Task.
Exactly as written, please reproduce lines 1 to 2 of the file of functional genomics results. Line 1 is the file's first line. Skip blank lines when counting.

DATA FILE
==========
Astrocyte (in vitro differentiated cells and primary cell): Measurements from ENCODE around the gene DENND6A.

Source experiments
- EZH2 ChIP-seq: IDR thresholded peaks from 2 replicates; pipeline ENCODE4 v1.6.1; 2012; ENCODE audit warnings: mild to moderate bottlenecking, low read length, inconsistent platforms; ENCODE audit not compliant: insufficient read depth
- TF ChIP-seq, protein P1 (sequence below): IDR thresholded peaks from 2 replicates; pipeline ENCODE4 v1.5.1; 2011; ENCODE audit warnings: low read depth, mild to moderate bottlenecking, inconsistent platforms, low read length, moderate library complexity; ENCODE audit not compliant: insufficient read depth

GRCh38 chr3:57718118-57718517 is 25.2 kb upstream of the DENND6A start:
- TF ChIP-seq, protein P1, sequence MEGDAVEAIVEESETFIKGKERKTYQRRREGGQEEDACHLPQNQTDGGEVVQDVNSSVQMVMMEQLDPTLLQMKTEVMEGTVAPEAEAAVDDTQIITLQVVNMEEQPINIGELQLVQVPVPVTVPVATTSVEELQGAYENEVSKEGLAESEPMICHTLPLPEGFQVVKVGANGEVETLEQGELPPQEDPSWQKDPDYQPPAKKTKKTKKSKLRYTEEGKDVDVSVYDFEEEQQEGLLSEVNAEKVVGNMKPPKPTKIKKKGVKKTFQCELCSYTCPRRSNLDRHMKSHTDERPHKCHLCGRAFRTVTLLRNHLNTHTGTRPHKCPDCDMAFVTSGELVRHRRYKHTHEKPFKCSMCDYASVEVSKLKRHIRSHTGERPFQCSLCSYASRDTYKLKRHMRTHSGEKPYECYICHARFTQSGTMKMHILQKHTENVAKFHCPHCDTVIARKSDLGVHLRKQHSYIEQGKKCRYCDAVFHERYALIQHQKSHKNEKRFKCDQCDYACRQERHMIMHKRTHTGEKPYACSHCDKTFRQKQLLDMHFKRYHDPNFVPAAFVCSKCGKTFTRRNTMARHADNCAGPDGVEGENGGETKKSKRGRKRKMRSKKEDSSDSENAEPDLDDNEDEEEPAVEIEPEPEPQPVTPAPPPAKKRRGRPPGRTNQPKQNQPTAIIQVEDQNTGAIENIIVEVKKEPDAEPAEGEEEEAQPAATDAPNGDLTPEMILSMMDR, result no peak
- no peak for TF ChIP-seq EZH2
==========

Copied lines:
Astrocyte (in vitro differentiated cells and primary cell): Measurements from ENCODE around the gene DENND6A.

Source experiments